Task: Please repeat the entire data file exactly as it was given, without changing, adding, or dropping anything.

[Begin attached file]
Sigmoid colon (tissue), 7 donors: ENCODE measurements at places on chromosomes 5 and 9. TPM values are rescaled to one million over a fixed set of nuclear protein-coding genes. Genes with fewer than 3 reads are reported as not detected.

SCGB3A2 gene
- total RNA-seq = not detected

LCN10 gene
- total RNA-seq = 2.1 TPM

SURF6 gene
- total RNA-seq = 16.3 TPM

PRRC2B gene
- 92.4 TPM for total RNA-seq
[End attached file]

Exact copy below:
Sigmoid colon (tissue), 7 donors: ENCODE measurements at places on chromosomes 5 and 9. TPM values are rescaled to one million over a fixed set of nuclear protein-coding genes. Genes with fewer than 3 reads are reported as not detected.

SCGB3A2 gene
- total RNA-seq = not detected

LCN10 gene
- total RNA-seq = 2.1 TPM

SURF6 gene
- total RNA-seq = 16.3 TPM

PRRC2B gene
- 92.4 TPM for total RNA-seq